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Statement by the IMF Staff Representative on the Russian Federation

Author(s):
International Monetary Fund
Published Date:
September 2011
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1. This statement reports on information that has become available since the staff report was issued. This information does not alter the thrust of the staff appraisal.

2. Incoming data since the completion of the Article IV consultation in mid-June have been mixed. The preliminary 2011Q2 outturn for GDP growth was weaker than expected, suggesting that seasonally-adjusted quarter-on-quarter growth was only 0.1 percent compared to 0.9 percent in 2011Q1. The extent of the slowdown was surprising given that short-term indicators suggested robust performances in retail trade and fixed investment in April-June. Inflation slowed in July on the back of lower food prices, but remained elevated at 9 percent year-on-year vs. 9.4 percent in June. As in many other countries, financial conditions have worsened in Russia since the staff report was finalized at end-July as the MICEX index has dropped by more than 10 percent and the EMBI+ spread has increased by about 35 basis points. Since end-July, the ruble has depreciated by about 5 percent vis-á-vis the currency basket. Last, both the end-July federal government nonoil deficit and the end-May general government nonoil deficit outturns were better than projected at 5.1 percent of GDP and 1.4 percent of GDP, respectively, due to higher nonoil revenues and lower spending.

3. Overall, these data and the worsened outlook for global growth have caused staff to revise its near-term growth forecast downward, though the substance of staff’s policy advice is unchanged. On the basis of the recent slowdown observed in Russia, a stronger-than-anticipated slowdown in global growth, and lower oil prices, staff has revised down its GDP growth forecast by half a percent in 2011 and 0.4 percent in 2012, to 4.3 percent and 4.1 percent, respectively. However, the balance of risks to the outlook is tilted to the downside as both global growth and oil prices could yet be weaker than expected. Staff has also marked down its forecast for 2011 year-end inflation by half a percent to 7.5 percent, given recent inflation data and expectations that continued food price deflation will more than offset the recent ruble depreciation. This level will still exceed the central bank’s own target range of 6–7 percent for end-2011 and in the staffs view, further monetary tightening remains necessary to bring inflation firmly on a path toward an appropriate medium-term level of 3–5 percent. Staff is now forecasting a slightly more favorable federal government nonoil deficit of 11 percent in 2011, compared with 11.2 percent in the staff report, to reflect the latest budget outturn and the expectation of another supplemental budget later this year. Unless oil prices decrease substantially from current levels and the growth outlook becomes much weaker, staffs advice remains for a more ambitious medium-term fiscal consolidation than planned to return the nonoil deficit to a sustainable level, through growth-friendly, credible measures.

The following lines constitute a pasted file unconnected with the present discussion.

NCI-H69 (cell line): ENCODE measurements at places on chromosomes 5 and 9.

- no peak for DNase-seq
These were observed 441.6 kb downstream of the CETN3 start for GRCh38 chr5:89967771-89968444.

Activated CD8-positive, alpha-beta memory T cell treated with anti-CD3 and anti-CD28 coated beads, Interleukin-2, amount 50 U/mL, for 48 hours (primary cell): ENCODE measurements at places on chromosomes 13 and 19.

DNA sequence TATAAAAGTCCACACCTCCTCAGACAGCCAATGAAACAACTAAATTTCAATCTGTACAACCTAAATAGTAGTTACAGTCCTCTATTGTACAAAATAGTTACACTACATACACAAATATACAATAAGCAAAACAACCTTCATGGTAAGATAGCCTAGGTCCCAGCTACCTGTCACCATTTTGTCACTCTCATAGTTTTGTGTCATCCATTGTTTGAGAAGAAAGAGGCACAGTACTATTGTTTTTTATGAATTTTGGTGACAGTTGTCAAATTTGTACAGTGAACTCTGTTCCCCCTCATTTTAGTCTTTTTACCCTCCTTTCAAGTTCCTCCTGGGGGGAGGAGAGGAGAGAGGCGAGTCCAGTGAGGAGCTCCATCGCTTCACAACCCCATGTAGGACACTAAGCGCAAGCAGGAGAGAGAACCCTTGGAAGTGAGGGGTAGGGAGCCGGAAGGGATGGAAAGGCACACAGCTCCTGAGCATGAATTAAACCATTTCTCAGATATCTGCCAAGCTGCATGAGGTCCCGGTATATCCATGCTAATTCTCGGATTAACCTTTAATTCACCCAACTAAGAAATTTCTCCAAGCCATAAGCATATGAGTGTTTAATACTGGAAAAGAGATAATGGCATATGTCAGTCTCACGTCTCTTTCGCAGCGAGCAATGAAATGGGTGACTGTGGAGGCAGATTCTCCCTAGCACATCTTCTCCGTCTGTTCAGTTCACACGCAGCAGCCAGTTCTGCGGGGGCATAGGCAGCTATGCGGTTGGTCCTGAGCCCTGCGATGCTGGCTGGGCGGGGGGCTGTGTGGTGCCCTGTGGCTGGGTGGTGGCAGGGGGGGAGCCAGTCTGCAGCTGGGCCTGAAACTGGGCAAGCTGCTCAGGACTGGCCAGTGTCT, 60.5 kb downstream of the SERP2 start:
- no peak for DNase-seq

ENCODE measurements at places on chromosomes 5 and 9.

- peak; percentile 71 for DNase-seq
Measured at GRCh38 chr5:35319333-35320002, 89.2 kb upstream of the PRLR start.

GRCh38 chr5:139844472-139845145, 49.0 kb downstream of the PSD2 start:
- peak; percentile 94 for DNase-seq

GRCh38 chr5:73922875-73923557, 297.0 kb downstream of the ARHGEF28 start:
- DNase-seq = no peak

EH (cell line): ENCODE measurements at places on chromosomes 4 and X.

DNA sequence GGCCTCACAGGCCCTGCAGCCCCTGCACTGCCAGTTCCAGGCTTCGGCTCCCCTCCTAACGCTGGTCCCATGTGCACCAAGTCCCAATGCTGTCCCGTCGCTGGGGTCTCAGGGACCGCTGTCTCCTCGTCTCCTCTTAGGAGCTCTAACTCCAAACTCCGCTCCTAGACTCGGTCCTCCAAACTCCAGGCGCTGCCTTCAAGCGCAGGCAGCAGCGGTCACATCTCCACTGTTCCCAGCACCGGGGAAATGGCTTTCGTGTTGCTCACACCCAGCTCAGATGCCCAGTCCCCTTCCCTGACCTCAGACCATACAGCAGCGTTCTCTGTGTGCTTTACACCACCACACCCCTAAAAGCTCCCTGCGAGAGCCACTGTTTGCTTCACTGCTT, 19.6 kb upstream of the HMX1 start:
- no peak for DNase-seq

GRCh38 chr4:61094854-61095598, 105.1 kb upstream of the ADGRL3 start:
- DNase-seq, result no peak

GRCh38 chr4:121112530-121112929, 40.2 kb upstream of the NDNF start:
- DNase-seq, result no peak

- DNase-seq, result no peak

4. An initial draft of Strategy 2020 was released in August. The interim report on this social and economic strategy to guide Russia’s development through the year 2020 was developed by a number of expert working groups, commissioned by the government. The report proposes a set of recommendations as a basis for government discussion and stresses the importance of policy changes to achieve high-quality economic growth by ensuring macroeconomic and social stability, improving the business and investment climate, and diversifying exports. Discussion of Strategy 2020 is now ongoing, and the authorities also plan to seek input from foreign experts, including the Fund, on their assessment of the report. This process is expected to lead to changes in the policy recommendations and should be completed by December 1. Staffs preliminary assessment is that the recommendations dovetail well with the reforms discussed in the staff report and, accordingly, would help lay the basis for sustained growth.

5. The date for parliamentary elections has been set for December 4. Presidential elections will follow in the first part of 2012.

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